Jerry Fodor, among others, has maintained that Chomsky's language faculty hypothesis is an epistemological proposal, i.e. the faculty comprises propositional structures known (cognized) by the speaker/hearer. Fodor contrasts this notion of a faculty with an architectural (directly causally efficacious) notion of a module. The paper offers an independent characterisation of the language faculty as an abstractly specified nonpropositional structure of the mind/brain that mediates between sound a…Read more
  •  126
    Cuts and Clouds
    Analysis 72 (1): 138-145. 2012.
  •  97
    Proxytypes and linguistic nativism
    Synthese 153 (1): 69-104. 2006.
    Prinz (Perceptual the Mind: Concepts and Their Perceptual Basis, MIT Press, 2002) presents a new species of concept empiricism, under which concepts are off-line long-term memory networks of representations that are ‘copies’ of perceptual representations – proxytypes. An apparent obstacle to any such empiricism is the prevailing nativism of generative linguistics. The paper critically assesses Prinz’s attempt to overcome this obstacle. The paper argues that, prima facie, proxytypes are as incapa…Read more
  •  96
    Cutting it (too) fine
    Philosophical Studies 169 (2): 143-172. 2014.
    It is widely held that propositions are structured entities. In The Nature and Structure of Content (2007), Jeff King argues that the structure of propositions is none other than the syntactic structure deployed by the speaker/hearers who linguistically produce and consume the sentences that express the propositions. The present paper generalises from King’s position and claims that syntax provides the best in-principle account of propositional structure. It further seeks to show, however, that …Read more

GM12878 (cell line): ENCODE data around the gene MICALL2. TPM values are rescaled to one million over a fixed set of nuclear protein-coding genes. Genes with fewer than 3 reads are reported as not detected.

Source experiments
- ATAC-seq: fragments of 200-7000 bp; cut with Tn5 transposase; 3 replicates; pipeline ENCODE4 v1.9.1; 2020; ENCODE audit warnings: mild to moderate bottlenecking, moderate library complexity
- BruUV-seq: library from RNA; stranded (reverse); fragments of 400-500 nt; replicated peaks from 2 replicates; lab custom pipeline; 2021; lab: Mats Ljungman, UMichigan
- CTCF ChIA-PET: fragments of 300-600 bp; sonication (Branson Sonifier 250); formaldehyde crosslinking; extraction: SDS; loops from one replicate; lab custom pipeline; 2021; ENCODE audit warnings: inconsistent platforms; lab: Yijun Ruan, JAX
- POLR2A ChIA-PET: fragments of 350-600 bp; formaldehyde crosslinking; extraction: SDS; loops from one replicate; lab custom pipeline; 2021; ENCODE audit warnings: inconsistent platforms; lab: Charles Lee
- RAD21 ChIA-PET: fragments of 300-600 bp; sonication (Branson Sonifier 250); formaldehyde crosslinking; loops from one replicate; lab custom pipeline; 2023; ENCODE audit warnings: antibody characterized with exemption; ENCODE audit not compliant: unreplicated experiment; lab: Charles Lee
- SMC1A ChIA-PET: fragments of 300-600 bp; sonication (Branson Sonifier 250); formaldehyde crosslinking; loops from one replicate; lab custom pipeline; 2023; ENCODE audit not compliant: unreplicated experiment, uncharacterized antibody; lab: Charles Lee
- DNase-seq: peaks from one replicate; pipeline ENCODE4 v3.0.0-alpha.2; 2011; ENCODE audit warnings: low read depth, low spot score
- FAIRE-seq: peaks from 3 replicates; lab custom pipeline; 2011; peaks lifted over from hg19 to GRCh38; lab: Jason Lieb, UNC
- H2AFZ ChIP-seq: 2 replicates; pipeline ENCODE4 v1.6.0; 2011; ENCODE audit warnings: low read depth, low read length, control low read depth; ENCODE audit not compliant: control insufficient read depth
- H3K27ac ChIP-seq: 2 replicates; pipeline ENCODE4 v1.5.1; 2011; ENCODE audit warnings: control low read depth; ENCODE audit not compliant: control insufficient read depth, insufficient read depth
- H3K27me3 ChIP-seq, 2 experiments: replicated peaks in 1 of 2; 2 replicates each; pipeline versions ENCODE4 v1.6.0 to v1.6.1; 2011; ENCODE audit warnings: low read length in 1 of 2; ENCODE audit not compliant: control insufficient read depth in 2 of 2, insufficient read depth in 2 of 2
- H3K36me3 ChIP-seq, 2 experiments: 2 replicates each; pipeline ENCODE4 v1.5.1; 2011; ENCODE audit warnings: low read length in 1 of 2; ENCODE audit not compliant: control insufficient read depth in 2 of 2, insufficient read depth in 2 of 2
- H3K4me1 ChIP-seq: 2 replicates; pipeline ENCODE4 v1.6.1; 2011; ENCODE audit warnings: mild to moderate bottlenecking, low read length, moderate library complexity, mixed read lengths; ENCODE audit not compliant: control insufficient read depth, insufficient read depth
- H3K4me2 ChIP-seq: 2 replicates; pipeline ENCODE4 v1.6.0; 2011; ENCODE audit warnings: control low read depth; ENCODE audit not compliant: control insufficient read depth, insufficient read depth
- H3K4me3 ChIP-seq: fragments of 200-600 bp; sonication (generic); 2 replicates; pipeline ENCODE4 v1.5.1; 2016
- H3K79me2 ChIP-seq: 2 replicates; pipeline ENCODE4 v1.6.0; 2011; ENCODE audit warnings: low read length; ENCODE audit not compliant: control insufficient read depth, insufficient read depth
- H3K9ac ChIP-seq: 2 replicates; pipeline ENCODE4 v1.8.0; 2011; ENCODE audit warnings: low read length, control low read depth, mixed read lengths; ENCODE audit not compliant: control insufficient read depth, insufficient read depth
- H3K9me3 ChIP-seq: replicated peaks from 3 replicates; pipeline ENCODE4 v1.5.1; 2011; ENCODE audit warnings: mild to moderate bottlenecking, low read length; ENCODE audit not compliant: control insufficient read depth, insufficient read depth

•  87
    Impossible Words Again: Or Why Beds Break but Not Make
    Mind and Language 26 (2): 234-260. 2011.
    Do lexical items have internal structure that contributes to, or determines, the stable interpretation of their potential hosts? One argument in favour of the claim that lexical items are so structured is that certain putative verbs appear to be ‘impossible’, where the intended interpretation of them is apparently precluded by the character of their internal structure. The adequacy of such reasoning has recently been debated by Fodor and Lepore and Johnson, but to no apparent resolution. The pre…Read more
  •  81
    The paper outlines the evolution of on-going meta-philosophical debates about intuitions, explains different notions of 'intuition' employed in these debates, and argues for the philosophical relevance of intuitions in an aetiological sense taken from cognitive psychology. On this basis, it advocates a new kind of methodological naturalism which it finds implicit, for instance, in the warrant project in experimental philosophy: a meta-philosophical naturalism that promotes the use of scientific…Read more